“There’s going to be a lot of turnover, whether it’s from our players or our coaching staff. But I think those are things that I’m excited to build on and evolve into the best version of the Rams. 2022 that we can be.”
Along with Miller, in free agency, the Rams lost cornerback Darious Williams (Jaguars), guard Austin Blythe (Panthers), defensive tackle Sebastian Joseph-Day (Chargers), tight end Johnny Mundt (Vikings), point carrier Ogbonnia Okoronkwo (Texans) and punter Johnny Hekker (Panthers).
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Having lost several role players, Snead and the Rams will likely have to lean on recently drafted young players and develop them into significant contributors if they are to repeat themselves as champions.
The team got little production from a 2021 draft class that included receiver Tutu Atwell, linebacker Ernest Jones, cornerback Robert Rochell, receiver Jacob Harris, defensive lineman Earnest Brown and carry of Jake Funk balloon.
Although they don’t have a first-round pick until 2024, the Rams have eight picks in this year’s draft, including four offset picks. It will therefore be imperative for Snead and the rest of his staff to identify players who can contribute immediately.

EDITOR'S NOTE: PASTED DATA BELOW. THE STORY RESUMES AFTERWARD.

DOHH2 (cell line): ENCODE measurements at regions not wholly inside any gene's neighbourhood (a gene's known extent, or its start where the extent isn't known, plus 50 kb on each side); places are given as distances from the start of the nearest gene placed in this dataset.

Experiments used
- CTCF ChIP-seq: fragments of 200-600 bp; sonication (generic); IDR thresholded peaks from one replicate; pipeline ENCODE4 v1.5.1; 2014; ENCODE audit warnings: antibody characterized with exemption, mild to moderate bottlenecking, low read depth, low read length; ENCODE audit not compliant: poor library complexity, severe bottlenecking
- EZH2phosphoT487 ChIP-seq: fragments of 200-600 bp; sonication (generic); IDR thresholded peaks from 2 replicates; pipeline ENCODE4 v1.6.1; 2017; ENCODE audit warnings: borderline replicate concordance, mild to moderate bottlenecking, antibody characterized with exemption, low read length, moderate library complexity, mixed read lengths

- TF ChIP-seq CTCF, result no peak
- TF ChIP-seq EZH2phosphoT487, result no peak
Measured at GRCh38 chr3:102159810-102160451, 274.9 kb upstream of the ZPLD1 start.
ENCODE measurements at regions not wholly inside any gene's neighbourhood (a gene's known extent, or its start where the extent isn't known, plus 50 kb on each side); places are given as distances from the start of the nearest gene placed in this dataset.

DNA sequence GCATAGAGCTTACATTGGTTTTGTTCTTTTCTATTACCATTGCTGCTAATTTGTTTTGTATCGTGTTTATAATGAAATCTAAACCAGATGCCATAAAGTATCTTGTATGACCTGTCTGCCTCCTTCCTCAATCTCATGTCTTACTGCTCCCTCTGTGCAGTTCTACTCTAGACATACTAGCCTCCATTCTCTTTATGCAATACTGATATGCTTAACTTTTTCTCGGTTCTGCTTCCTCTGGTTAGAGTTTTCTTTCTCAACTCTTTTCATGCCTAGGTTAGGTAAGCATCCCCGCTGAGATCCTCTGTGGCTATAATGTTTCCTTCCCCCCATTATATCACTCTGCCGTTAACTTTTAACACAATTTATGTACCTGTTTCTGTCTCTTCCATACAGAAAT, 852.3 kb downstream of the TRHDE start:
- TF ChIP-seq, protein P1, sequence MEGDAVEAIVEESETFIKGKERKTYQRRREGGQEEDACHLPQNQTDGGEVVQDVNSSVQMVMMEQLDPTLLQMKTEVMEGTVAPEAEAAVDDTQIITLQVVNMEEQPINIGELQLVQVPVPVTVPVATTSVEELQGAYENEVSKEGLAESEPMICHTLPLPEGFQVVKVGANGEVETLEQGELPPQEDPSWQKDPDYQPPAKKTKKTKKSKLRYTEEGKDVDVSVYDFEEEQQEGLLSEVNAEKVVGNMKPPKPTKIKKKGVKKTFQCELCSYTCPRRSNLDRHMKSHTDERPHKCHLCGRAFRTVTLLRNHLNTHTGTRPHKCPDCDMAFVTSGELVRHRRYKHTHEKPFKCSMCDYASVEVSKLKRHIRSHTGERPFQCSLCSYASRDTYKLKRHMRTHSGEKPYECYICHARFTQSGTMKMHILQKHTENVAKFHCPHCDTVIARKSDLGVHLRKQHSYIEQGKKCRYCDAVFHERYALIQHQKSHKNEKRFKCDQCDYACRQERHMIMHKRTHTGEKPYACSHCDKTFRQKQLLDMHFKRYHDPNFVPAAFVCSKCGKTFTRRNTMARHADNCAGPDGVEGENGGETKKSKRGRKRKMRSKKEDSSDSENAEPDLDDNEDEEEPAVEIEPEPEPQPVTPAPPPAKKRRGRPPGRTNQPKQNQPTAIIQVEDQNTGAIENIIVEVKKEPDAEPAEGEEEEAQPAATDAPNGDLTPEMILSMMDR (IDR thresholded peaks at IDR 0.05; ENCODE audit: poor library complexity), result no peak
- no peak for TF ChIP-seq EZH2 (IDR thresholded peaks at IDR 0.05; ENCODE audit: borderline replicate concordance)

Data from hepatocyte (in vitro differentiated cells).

“We’ll always be looking to develop from within, and then we’ll look to see if there’s anyone on the outside who can add to the arsenal,” Snead said. “It doesn’t have to be in free agency or trade. It can be in the draft.
“That’s the bright side of the offseason: Game 1 isn’t until September, so we still have a few more months on the timeline to try and add to our arsenal.”
Adding the Super Bowl champions to their arsenal is a scary thought, which seems to have prompted several other teams to try to keep up – following the Rams’ plan.
Eric D. Williams has reported on the NFL for over a decade, covering the Los Angeles Rams for Sports Illustrated, the Los Angeles Chargers for ESPN and the Seattle Seahawks for the Tacoma News Tribune. Follow him on Twitter @eric_d_williams.